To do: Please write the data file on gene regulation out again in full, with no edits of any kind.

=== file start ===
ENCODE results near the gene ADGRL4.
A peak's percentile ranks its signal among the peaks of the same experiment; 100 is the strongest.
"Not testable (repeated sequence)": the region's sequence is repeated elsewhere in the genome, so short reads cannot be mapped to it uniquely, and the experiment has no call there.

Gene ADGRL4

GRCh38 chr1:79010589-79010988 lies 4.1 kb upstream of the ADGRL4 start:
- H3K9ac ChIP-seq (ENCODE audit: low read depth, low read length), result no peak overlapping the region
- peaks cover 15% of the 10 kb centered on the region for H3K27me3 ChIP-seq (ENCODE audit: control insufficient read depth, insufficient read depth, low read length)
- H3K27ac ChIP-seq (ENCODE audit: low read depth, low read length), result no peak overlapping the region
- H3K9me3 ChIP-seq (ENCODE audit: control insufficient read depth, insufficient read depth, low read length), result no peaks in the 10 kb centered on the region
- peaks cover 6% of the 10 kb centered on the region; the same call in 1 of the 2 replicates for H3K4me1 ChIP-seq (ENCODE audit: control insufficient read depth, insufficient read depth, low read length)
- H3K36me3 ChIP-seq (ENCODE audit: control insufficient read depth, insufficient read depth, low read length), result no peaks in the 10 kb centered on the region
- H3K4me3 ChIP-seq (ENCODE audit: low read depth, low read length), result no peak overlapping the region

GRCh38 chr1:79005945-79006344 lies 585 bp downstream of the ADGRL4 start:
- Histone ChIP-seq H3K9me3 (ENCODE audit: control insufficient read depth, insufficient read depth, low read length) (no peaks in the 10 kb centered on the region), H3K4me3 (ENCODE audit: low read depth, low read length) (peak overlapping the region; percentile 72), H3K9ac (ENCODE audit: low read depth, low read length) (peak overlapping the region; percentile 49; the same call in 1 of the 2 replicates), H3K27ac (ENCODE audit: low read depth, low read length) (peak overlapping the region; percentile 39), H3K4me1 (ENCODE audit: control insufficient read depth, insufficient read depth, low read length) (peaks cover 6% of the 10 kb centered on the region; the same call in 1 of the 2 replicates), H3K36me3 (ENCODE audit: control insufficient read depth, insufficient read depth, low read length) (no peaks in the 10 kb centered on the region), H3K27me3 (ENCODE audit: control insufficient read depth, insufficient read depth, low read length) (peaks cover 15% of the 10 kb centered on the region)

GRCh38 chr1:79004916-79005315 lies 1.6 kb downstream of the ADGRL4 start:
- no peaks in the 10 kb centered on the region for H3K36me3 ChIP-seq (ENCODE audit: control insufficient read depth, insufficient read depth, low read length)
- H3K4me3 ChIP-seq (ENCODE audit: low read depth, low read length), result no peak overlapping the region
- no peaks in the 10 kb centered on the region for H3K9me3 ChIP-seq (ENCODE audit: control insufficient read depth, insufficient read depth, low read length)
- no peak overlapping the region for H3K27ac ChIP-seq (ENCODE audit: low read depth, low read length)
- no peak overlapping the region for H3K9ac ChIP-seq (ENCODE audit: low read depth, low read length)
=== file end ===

ENCODE results near the gene ADGRL4.
A peak's percentile ranks its signal among the peaks of the same experiment; 100 is the strongest.
"Not testable (repeated sequence)": the region's sequence is repeated elsewhere in the genome, so short reads cannot be mapped to it uniquely, and the experiment has no call there.

Gene ADGRL4

GRCh38 chr1:79010589-79010988 lies 4.1 kb upstream of the ADGRL4 start:
- H3K9ac ChIP-seq (ENCODE audit: low read depth, low read length), result no peak overlapping the region
- peaks cover 15% of the 10 kb centered on the region for H3K27me3 ChIP-seq (ENCODE audit: control insufficient read depth, insufficient read depth, low read length)
- H3K27ac ChIP-seq (ENCODE audit: low read depth, low read length), result no peak overlapping the region
- H3K9me3 ChIP-seq (ENCODE audit: control insufficient read depth, insufficient read depth, low read length), result no peaks in the 10 kb centered on the region
- peaks cover 6% of the 10 kb centered on the region; the same call in 1 of the 2 replicates for H3K4me1 ChIP-seq (ENCODE audit: control insufficient read depth, insufficient read depth, low read length)
- H3K36me3 ChIP-seq (ENCODE audit: control insufficient read depth, insufficient read depth, low read length), result no peaks in the 10 kb centered on the region
- H3K4me3 ChIP-seq (ENCODE audit: low read depth, low read length), result no peak overlapping the region

GRCh38 chr1:79005945-79006344 lies 585 bp downstream of the ADGRL4 start:
- Histone ChIP-seq H3K9me3 (ENCODE audit: control insufficient read depth, insufficient read depth, low read length) (no peaks in the 10 kb centered on the region), H3K4me3 (ENCODE audit: low read depth, low read length) (peak overlapping the region; percentile 72), H3K9ac (ENCODE audit: low read depth, low read length) (peak overlapping the region; percentile 49; the same call in 1 of the 2 replicates), H3K27ac (ENCODE audit: low read depth, low read length) (peak overlapping the region; percentile 39), H3K4me1 (ENCODE audit: control insufficient read depth, insufficient read depth, low read length) (peaks cover 6% of the 10 kb centered on the region; the same call in 1 of the 2 replicates), H3K36me3 (ENCODE audit: control insufficient read depth, insufficient read depth, low read length) (no peaks in the 10 kb centered on the region), H3K27me3 (ENCODE audit: control insufficient read depth, insufficient read depth, low read length) (peaks cover 15% of the 10 kb centered on the region)

GRCh38 chr1:79004916-79005315 lies 1.6 kb downstream of the ADGRL4 start:
- no peaks in the 10 kb centered on the region for H3K36me3 ChIP-seq (ENCODE audit: control insufficient read depth, insufficient read depth, low read length)
- H3K4me3 ChIP-seq (ENCODE audit: low read depth, low read length), result no peak overlapping the region
- no peaks in the 10 kb centered on the region for H3K9me3 ChIP-seq (ENCODE audit: control insufficient read depth, insufficient read depth, low read length)
- no peak overlapping the region for H3K27ac ChIP-seq (ENCODE audit: low read depth, low read length)
- no peak overlapping the region for H3K9ac ChIP-seq (ENCODE audit: low read depth, low read length)